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Archive for April 2014

When a cleric is found guilty of sexual abuse of a minor what canonical measures can be applied?

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The canonical measures applied in dealing with a cleric found guilty of sexual abuse of a minor are generally of two kinds: 1) measures which completely restrict public ministry or at least exclude the cleric from any contact with minors. These measures can be reinforced with a penal precept; 2) ecclesiastical penalties, among which the most grave is the dismissal from the clerical state.

In some cases, at the request of the cleric himself, a dispensation from the obligations of the clerical state, including celibacy, can be given pro bono Ecclesiae.

Circular Letter, To Assist Episcopal Conferences In Developing Guidelines  For Dealing With Cases Of Sexual Abuses Of Minors Perpetrated By Clerics, Rome, from the Congregation for the Doctrine of the Faith, 3 May 2011

http://www.vatican.va/roman_curia/congregations/cfaith/documents/rc_con_cfaith_doc_20110503_abuso-minori_en.html

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Who is responsible for dealing with cases of sexual abuse of minors?

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The responsibility for dealing with cases of sexual abuse of minors belongs, in the first place, to Bishops or Major Superiors. If an accusation seems true the Bishop or Major Superior, or a delegate, ought to carry out the preliminary investigation in accord with CIC can. 1717, CCEO can. 1468, and SST art. 16.

If the accusation is considered credible, it is required that the case be referred to the CDF. Once the case is studied the CDF will indicate the further steps to be taken. At the same time, the CDF will offer direction to assure that appropriate measures are taken which both guarantee a just process for the accused priest, respecting his fundamental right of defense, and care for the good of the Church, including the good of victims. In this regard, it should be noted that normally the imposition of a permanent penalty, such as dismissal from the clerical state, requires a penal judicial process. In accord with canon law (cf. CIC can. 1342) the Ordinary is not able to decree permanent penalties by extrajudicial decree. The matter must be referred to the CDF which will make the definitive judgement on the guilt of the cleric and his unsuitability for ministry, as well as the consequent imposition of a perpetual penalty (SST art. 21, §2).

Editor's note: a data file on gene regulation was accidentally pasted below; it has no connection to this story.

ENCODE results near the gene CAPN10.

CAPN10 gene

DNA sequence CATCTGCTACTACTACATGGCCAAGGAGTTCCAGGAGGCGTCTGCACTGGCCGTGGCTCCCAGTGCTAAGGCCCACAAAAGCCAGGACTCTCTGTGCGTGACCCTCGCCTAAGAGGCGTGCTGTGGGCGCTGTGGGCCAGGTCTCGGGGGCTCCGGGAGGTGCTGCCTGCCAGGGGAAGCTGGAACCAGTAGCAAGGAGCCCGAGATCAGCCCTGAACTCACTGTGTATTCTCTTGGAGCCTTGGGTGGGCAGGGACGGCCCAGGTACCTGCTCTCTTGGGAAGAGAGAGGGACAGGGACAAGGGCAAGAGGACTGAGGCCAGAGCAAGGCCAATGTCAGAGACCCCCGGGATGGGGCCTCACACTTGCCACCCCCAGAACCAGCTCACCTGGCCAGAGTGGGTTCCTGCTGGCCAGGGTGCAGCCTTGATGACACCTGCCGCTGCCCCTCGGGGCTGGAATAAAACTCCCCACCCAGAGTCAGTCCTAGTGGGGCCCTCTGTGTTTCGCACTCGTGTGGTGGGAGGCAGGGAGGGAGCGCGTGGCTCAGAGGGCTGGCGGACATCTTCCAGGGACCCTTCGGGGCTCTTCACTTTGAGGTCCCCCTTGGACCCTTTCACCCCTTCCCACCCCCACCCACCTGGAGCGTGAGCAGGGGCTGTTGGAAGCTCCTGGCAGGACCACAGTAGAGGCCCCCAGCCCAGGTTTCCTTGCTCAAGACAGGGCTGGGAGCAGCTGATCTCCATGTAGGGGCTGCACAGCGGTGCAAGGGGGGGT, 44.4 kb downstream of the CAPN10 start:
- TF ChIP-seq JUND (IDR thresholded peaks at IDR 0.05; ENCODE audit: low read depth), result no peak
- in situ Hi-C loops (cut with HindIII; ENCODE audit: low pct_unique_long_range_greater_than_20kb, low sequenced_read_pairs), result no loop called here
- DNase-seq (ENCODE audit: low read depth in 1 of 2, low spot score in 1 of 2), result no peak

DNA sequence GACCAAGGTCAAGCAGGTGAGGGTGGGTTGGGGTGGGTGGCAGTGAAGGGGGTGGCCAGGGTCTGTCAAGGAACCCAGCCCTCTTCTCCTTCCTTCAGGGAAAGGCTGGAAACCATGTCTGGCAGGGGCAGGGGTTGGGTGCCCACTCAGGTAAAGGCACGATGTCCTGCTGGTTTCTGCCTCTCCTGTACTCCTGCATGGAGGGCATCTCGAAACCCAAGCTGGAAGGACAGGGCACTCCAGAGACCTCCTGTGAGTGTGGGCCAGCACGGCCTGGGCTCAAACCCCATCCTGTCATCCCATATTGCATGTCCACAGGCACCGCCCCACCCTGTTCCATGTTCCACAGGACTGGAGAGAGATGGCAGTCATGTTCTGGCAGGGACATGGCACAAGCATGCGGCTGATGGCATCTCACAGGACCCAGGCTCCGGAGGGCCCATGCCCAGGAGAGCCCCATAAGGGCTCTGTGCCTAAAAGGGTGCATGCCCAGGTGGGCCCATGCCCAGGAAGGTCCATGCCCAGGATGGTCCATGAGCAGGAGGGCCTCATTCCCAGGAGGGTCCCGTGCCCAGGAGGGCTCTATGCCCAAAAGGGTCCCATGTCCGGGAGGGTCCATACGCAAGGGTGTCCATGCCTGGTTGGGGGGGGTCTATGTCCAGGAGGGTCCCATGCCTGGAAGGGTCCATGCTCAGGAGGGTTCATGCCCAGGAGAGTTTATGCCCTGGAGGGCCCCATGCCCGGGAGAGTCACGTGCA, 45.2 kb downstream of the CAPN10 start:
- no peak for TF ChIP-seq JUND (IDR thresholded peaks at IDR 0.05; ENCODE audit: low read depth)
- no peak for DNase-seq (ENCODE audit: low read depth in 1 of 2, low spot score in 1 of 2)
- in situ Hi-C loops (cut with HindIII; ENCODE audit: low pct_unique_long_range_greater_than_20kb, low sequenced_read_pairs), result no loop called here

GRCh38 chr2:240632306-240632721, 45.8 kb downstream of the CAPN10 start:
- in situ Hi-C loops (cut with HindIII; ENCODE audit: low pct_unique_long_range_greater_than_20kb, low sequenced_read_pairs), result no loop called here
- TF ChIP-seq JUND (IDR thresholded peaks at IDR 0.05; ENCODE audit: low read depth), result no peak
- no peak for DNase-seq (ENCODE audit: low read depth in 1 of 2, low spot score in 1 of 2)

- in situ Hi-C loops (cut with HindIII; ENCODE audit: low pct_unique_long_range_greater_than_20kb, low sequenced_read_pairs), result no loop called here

Circular Letter, To Assist Episcopal Conferences In Developing Guidelines  For Dealing With Cases Of Sexual Abuses Of Minors Perpetrated By Clerics, Rome, from the Congregation for the Doctrine of the Faith, 3 May 2011

http://www.vatican.va/roman_curia/congregations/cfaith/documents/rc_con_cfaith_doc_20110503_abuso-minori_en.html

What is the prescription of a criminal action against perpetrator of crime against minors

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The extension of the term of prescription of a criminal action to twenty years, maintaining the right of the Congregation for the Doctrine of the Faith to derogate from prescription on a case by case basis (art. 7).

A brief introduction to the modifications made in the Normae de gravioribus delictis, reserved to the Congregation for the Doctrine of the Faith, given at the Congregation for the Doctrine of the Faith, 21 May 2010.

http://www.vatican.va/resources/resources_rel-modifiche_en.html

Written by Erineus

April 2, 2014 at 2:47 pm

What are some considerations in dealing with sexual crime against minors

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I. General considerations:

a) The victims of sexual abuse:

The Church, in the person of the Bishop or his delegate, should be prepared to listen to the victims and their families, and to be committed to their spiritual and psychological assistance. In the course of his Apostolic trips our Holy Father, Benedict XVI, has given an eminent model of this with his availability to meet with and listen to the victims of sexual abuse. In these encounters the Holy Father has focused his attention on the victims with words of compassion and support, as we read in his Pastoral Letter to the Catholics of Ireland (n.6): “You have suffered grievously and I am truly sorry. I know that nothing can undo the wrong you have endured. Your trust has been betrayed and your dignity has been violated.”

b) The protection of minors:

In some countries programs of education and prevention have been begun within the Church in order to ensure “safe environments” for minors. Such programs seek to help parents as well as those engaged in pastoral work and schools to recognize the signs of abuse and to take appropriate measures. These programs have often been seen as models in the commitment to eliminate cases of sexual abuse of minors in society today.

c) The formation of future priests and religious: